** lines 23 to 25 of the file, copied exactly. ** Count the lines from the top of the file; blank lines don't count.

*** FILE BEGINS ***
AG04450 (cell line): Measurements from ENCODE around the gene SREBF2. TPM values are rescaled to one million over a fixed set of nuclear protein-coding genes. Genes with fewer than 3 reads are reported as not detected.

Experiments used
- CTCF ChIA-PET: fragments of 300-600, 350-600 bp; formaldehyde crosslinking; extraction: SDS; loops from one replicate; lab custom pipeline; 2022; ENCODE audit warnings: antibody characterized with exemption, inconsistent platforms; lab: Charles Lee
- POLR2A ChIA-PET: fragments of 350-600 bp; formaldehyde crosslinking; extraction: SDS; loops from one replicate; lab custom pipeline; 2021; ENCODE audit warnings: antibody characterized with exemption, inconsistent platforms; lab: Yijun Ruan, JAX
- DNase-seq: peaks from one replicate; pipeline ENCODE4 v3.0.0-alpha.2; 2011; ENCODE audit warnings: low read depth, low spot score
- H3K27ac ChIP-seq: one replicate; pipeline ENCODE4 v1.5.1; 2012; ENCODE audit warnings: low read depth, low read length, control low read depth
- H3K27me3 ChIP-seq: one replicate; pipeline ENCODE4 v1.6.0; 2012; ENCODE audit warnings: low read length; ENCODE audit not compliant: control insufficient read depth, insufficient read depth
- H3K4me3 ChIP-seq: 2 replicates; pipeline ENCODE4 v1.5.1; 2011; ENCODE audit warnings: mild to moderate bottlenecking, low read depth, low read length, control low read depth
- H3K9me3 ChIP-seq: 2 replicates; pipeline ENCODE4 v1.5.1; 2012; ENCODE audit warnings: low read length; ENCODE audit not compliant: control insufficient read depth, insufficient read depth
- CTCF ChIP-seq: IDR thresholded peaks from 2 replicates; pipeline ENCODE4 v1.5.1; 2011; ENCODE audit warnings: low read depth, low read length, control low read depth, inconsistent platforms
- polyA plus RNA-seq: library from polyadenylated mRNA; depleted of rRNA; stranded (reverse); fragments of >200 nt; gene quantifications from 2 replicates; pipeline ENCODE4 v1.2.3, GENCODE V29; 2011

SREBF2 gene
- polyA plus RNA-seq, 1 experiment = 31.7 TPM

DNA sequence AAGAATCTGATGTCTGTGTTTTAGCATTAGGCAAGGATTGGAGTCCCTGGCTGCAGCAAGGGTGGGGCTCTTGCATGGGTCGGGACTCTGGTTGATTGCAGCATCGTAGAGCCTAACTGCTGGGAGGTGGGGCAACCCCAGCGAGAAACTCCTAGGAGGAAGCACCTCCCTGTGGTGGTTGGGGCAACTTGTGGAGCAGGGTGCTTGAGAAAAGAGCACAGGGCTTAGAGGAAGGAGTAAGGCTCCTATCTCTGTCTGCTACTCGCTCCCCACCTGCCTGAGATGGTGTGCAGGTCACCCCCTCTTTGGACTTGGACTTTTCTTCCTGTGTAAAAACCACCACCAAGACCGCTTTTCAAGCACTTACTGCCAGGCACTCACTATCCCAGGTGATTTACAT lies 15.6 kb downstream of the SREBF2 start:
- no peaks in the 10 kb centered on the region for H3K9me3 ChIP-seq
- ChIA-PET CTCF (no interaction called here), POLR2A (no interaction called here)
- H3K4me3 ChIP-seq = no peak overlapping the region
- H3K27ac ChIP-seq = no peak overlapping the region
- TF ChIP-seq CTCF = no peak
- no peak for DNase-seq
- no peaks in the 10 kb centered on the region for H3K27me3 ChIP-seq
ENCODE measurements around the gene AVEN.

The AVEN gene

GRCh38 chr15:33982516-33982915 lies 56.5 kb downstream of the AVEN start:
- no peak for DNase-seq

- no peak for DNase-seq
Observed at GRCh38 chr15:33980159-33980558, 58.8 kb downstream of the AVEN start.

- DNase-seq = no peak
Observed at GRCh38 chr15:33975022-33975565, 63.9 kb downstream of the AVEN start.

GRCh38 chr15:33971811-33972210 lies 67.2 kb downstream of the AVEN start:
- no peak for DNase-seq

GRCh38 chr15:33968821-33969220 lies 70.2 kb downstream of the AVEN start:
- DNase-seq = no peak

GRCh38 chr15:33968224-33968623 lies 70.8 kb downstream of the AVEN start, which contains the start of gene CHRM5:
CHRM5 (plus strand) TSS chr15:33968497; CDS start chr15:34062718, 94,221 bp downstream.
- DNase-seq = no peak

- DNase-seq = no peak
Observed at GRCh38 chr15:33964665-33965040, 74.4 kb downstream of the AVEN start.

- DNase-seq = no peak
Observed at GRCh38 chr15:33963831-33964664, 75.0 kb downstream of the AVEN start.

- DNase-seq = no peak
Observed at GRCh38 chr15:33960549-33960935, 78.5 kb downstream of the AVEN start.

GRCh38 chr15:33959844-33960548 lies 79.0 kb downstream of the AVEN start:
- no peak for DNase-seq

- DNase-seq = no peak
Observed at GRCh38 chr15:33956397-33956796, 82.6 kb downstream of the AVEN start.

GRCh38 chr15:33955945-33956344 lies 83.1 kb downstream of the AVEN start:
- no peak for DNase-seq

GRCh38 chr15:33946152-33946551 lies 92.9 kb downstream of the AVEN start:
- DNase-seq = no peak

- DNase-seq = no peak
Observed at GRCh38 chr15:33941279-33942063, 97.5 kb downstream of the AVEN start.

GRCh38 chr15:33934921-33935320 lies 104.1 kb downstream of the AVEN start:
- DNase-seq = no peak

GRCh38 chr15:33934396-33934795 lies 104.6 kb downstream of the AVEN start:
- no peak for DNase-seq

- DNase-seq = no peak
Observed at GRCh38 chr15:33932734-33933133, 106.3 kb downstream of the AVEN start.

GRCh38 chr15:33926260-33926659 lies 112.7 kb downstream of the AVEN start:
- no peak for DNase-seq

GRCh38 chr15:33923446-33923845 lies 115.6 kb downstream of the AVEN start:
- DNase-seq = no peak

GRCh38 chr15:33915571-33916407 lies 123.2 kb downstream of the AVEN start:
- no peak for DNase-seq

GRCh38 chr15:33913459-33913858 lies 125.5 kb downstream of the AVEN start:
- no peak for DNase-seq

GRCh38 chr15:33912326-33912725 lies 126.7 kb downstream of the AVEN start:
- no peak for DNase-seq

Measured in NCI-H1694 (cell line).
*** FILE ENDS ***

The AVEN gene

GRCh38 chr15:33982516-33982915 lies 56.5 kb downstream of the AVEN start:
- no peak for DNase-seq